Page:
It was no different in Gelsenkirchen, where the tram takes you through the blue-and-white festooned Schalker Meile (Schalke Mile) to the scene of Jose Mourinho’s first Champions League triumph. Links to their coal-mining past are proudly prominent for a club with the second highest number of members in Germany at 155,000, almost two-thirds of the city’s population. With the concourse gates into the stands closed, all sound from the 62,000 fans would’ve been locked in but for the retractable roof being left open — I suspect moreso to vent the tarry smoke rising from agitated fans away from the players.
We're off! ⚽
A lively announcer led the torhymne (goal song), joined by a line of ten drummers in front of the deafening Nordkurve, and there were many goals to celebrate. Although it was a meeting with near neighbours Düsseldorf, away fans sat in full colour in the home sections and indulged in celebrating all three of Rouwen Hennings’ second-half equalisers in a 3-3 draw. The Schalke fans had a response each time, boiling the cauldron of noise even higher to roar their team to a victory which they merited but didn’t realise.
As Schalke fans regathered at the stalls surrounding the arena, one downtrodden supporter appeared to represent the rest as he described Schalke’s history of heartbreak and his “mixed emotions… frustration, anger, sadness, frustration” — which seemed rather consistent emotions in hindsight. Perhaps it explained why so many in the stands poured out before the final whistle — they could barely take any more.
Each club had a different local beer on tap, priced around €4 a pint, plus a euro or two for the reusable plastic glasses, which is refunded upon return. Drinks can be brought to your seat while food is unlikely to set you back much more than €3 — the cost of a bratwurst. Schalke only accepted a club debit card inside the stadium but it’s free and any leftover money is refundable.
The merchandise is reasonable too, with hats from €10 and scarves from €15. Splashing out on multiple scarves made up for the money left in my pocket due to there being no programmes on sale and the cost-effectiveness of our three inter-city journeys on graffitied trains, which totalled €22, between the low-cost FlixTrains and Deutsche Bahn.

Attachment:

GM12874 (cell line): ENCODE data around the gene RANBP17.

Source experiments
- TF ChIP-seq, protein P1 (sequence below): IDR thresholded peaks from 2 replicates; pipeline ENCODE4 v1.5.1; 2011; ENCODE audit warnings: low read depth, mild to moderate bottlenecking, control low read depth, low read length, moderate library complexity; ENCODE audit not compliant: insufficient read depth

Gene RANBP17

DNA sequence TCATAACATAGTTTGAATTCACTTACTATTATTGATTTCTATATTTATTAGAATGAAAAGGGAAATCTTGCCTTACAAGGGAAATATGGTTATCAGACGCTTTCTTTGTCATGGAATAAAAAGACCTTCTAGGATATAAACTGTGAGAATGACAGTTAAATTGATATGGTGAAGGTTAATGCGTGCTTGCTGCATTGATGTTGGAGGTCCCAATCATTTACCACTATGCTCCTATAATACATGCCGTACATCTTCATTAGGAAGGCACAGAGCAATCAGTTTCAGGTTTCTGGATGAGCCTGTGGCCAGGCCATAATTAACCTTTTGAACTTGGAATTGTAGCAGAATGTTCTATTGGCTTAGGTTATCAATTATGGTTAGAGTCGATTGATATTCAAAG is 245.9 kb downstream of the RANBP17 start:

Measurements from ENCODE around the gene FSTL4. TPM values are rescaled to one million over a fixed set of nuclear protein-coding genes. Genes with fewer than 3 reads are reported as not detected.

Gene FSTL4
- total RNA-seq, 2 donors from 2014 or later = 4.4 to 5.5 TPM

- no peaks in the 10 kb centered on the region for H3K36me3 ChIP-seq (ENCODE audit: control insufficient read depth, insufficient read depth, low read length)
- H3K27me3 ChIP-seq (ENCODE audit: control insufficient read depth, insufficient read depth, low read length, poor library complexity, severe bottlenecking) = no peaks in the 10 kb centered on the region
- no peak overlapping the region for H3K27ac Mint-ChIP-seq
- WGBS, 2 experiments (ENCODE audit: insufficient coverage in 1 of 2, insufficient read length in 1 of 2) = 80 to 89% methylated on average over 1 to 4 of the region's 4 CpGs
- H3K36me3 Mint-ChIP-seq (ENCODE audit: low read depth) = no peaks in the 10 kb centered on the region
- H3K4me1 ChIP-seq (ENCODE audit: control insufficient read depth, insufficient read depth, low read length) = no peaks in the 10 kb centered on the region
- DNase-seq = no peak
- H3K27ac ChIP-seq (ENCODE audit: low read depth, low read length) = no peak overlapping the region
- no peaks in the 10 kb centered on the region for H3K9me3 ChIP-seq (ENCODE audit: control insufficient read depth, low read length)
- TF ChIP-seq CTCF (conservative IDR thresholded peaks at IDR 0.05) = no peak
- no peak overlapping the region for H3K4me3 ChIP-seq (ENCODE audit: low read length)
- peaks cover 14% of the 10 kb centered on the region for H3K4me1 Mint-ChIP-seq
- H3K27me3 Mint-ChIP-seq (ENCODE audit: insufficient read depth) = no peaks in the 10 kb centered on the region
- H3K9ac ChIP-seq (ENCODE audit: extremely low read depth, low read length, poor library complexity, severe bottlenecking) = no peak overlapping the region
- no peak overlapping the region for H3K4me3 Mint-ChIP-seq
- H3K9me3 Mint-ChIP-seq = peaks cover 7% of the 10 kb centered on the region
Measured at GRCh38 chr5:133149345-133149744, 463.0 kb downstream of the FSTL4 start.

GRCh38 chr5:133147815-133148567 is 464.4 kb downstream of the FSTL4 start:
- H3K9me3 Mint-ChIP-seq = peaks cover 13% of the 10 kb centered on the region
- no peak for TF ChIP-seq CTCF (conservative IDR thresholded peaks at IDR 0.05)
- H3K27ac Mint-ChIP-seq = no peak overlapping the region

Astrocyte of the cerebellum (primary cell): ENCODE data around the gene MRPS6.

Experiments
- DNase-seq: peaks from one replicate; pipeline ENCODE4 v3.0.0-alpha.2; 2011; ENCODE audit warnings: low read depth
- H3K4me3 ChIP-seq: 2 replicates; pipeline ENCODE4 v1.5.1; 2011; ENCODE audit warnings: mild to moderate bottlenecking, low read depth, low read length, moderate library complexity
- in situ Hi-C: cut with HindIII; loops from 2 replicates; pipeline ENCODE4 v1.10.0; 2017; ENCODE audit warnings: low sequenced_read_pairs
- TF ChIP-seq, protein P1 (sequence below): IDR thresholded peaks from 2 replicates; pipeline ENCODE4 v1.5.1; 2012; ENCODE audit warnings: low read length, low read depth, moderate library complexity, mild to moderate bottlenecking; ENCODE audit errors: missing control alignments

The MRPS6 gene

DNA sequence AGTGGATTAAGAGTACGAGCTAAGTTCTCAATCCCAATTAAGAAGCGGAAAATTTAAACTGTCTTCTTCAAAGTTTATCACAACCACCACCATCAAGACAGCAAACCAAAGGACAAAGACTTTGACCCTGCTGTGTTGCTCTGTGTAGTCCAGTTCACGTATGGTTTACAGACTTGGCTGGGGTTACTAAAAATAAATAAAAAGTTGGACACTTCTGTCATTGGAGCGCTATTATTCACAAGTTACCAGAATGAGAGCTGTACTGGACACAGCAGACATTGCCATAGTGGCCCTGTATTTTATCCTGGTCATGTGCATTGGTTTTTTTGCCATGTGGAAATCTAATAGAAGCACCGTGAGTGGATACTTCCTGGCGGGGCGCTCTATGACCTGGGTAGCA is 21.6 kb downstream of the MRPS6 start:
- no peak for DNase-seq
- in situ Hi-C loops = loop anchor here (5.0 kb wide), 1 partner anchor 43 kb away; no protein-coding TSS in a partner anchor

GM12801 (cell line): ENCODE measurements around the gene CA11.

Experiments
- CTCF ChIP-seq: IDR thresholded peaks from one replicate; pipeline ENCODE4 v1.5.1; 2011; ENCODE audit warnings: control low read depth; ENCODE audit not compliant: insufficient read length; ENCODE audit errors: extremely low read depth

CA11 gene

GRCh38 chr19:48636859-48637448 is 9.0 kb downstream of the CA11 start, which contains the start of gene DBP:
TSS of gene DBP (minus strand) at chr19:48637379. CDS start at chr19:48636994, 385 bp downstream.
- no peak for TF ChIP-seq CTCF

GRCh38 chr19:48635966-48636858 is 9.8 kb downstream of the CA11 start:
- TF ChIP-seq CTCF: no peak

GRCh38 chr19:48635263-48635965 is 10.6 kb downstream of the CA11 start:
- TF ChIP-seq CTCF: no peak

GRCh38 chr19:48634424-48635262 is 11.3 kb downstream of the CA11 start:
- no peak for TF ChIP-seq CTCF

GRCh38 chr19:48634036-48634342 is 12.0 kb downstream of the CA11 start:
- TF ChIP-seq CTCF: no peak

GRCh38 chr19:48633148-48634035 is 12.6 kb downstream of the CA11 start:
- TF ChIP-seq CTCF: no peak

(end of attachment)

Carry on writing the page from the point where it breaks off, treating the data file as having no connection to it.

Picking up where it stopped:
Mönchengladbach, on Sunday, was a real treat. Gladbach are surprise Bundesliga leaders and a joyful watch. High-tempo gegenpressing, speedy attacks, and suspect to a counter-attack, their game with Werder Bremen was end to end and defined by spectacular saves from Yann Sommer, the midfield excellence of Denis Zakaria, and two goals from Patrick Herrmann in a 3-1 win. This time, the torhymne was purely instrumental, a unifier for locals and visitors among the 54,000 sell-out as it was used and abused for every goal or shuttle bus arriving throughout the day.
Gladbach’s true star man is Marcus Thuram, an electric attacker and son of World Cup-winner Lilian. He led the celebrations, using Herrmann’s jersey in a dance routine, while the goalscorer was beckoned into the Nordkurve to direct a victory chant. The crowd had sung and jumped, up and down, left and right, synchronised arms waving Gladbach forward, for the entire match, before emptying into the fan parks at either end of the ground, and were only still for a moment’s silence for their former goalkeeper, Robert Enke, who died last Sunday 10 years.
Could this league BE any more exciting?! pic.twitter.com/x1ccMLn3lj— Bundesliga English (@Bundesliga_EN) November 10, 2019
The bond between the players and fans was most evident in those shared moments after games. Winners and losers giving ample time to the fans, joining the fun of the celebrations or mirroring the devastation. It’s a microcosm of what makes German football great — the value placed on the fans in running the club and allowing them to shape the matchday experience.
A fans-first policy, not for the lines on a profit and loss account, but because they are the club, the constant, in victory or in relegation, ‘til death or bankruptcy do us part.
We left having seen 13 goals, 11 trains, six sets of passionate fans, and four VAR interventions (two dodgy) in 48 hours, but having also spotted a Cork City hat and a soundboard of Irish accents. The secret might just be out.